Artinger, F., Petersen, M., Gigerenzer, G., & Weibler, J. (2015). Heuristics as adaptive decision strategies in management. Journal of Organizational Behavior, 36(S1).

Bingham, C. B., Heimeriks, K. H., Schijven, M., & Gates, S. (2015). Concurrent learning: How firms develop multiple dynamic capabilities in parallel. Strategic Management Journal, 36(12), 1802-1825.

Bucklin, R.E., Lattin, J. M., Ansari, A., Gupta, S., Bell, D., Coupey, E., Little, J.D., Mela, C., Montgomery, A., & Steckel, J. (2002). Choice and the Internet: From clickstream to research stream. Marketing Letters, 13(3), 245-258.

Gigerenzer, G., Todd, P. M., & ABC Research Group, T. (1999). Simple heuristics that make us smart. Oxford University Press.

Guercini, S., La Rocca, A., Runfola, A., & Snehota, I. (2015). Heuristics in customer‐supplier interaction. Industrial Marketing Management, 48, 26-37.

Guercini, S. (2019). Heuristics as tales from the field: the problem of scope. Mind & Society, 18(2), 191-205.

Heimbach, I., Kostyra, D. S., & Hinz, O. (2015). Marketing automation. Business & Information Systems Engineering, 57(2), 129-133.

Hirt, M., & Willmott, P. (2014). Strategic principles for competing in the digital age. McKinsey Quarterly, 5(1), 1-13.

Katsikopoulos, K. V., & Gigerenzer, G. (2013). Behavioral operations management: A blind spot and a research program. Journal of Supply Chain Management, 49(1), 3-7.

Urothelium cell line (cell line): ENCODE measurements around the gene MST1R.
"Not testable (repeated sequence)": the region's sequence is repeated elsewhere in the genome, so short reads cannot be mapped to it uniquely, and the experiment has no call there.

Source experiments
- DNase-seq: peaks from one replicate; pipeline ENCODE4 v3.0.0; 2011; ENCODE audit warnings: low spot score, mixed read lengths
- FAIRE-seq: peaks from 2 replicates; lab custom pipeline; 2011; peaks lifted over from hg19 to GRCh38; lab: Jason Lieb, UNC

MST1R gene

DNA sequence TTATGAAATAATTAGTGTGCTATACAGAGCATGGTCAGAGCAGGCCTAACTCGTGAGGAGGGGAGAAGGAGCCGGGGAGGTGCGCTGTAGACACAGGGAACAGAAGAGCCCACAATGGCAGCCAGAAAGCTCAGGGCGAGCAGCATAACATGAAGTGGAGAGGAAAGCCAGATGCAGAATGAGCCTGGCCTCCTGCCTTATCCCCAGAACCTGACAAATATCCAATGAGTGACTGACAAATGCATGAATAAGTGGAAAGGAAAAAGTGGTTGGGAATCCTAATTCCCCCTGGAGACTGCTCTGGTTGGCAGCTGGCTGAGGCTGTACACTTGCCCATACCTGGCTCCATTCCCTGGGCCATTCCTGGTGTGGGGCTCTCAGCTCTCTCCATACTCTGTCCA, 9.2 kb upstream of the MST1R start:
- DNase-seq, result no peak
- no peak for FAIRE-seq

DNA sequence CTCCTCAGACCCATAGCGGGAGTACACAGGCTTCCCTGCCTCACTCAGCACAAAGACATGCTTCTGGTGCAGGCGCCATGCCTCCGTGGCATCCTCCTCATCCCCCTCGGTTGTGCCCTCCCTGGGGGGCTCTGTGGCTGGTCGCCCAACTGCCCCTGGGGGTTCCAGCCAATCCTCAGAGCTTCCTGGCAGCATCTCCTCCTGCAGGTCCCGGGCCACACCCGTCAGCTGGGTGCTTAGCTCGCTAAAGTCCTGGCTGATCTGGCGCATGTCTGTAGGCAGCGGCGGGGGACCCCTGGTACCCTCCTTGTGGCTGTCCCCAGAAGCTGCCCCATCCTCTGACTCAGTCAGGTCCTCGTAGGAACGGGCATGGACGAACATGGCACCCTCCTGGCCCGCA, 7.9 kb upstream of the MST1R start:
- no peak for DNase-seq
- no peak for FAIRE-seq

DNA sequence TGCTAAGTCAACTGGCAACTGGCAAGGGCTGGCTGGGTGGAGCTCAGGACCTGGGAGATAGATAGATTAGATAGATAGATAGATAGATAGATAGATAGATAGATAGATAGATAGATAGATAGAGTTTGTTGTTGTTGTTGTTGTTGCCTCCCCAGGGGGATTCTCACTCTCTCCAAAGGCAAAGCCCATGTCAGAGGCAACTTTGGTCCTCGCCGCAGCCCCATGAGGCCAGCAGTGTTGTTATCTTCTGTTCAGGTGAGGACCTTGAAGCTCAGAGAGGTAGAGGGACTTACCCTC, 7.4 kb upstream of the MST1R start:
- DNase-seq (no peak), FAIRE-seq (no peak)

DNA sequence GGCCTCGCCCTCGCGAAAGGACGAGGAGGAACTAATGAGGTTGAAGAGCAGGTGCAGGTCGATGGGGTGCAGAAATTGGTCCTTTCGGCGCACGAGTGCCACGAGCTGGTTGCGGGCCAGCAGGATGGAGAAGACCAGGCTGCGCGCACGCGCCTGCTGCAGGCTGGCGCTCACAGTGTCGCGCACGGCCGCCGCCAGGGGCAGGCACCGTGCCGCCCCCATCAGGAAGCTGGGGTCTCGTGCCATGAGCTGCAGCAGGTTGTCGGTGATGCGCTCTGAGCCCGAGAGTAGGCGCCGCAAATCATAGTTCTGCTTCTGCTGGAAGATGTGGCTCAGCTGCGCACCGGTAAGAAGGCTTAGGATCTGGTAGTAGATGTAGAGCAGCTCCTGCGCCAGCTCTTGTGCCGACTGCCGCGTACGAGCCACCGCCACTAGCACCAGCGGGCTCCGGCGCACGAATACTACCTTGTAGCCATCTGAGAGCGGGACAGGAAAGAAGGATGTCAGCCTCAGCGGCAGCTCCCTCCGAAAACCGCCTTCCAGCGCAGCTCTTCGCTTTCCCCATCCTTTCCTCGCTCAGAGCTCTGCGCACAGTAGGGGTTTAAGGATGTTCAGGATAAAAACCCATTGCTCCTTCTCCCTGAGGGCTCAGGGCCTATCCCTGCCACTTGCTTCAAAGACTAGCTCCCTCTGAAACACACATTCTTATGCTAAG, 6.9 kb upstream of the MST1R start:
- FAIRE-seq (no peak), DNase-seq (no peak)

Little, J. D. (2001, June). Marketing automation on the Internet. In Presentation at the UC Berkeley Fifth Invitational Choice Symposium, Monterey, CA.

Loock, M., & Hinnen, G. (2015). Heuristics in organizations: A review and a research agenda. Journal of Business Research, 68(9), 2027-2036.

Luan, S., Reb, J., & Gigerenzer, G. (2019). Ecological rationality: Fast-and-frugal heuristics for managerial decision making under uncertainty. Academy of Management Journal, 62(6), 1735-1759.

March, J. G. (1994). Primer on decision making: How decisions happen. Simon and Schuster.

Newell, A. (1981). The heuristic of George Polya and its relations to artificial intelligence, Carnagie-Mellon University.

Shepherd, D. A., Williams, T. A., & Patzelt, H. (2015). Thinking about entrepreneurial decision making: Review and research agenda. Journal of Management, 41(1), 11-46.

Simon, H. A. (1995). Artificial intelligence: an empirical science. Artificial Intelligence, 77(1), 95-127.

Van Maanen, J. (2011). Tales of the field: On writing ethnography. University of Chicago Press.


Speaker information

Simone Guercini, University of Florence, has a Ph.D. Sant’Anna School of Pisa, Tags University of Sussex & is chair professor of marketing and management. He has done extensive research in the field of fashion business, with particular reference to industrial marketing and decision making in the textile-clothing supply chains. He is senior associate editor of Management Decision and member of the editorial board of other academic journals. His research was published, among the other, on Industrial Marketing and Management, Journal of Business Research, International Business Review, International Marketing Review, European Journal of Marketing, Management Decision, Journal of Business and Industrial Marketing, Journal of Fashion Marketing & Management, Marketing Intelligence & Planning, He is research associate at the CIBER - Georgia State University and visiting professor at ISEM - Universidad de Navarra..

Privacy Settings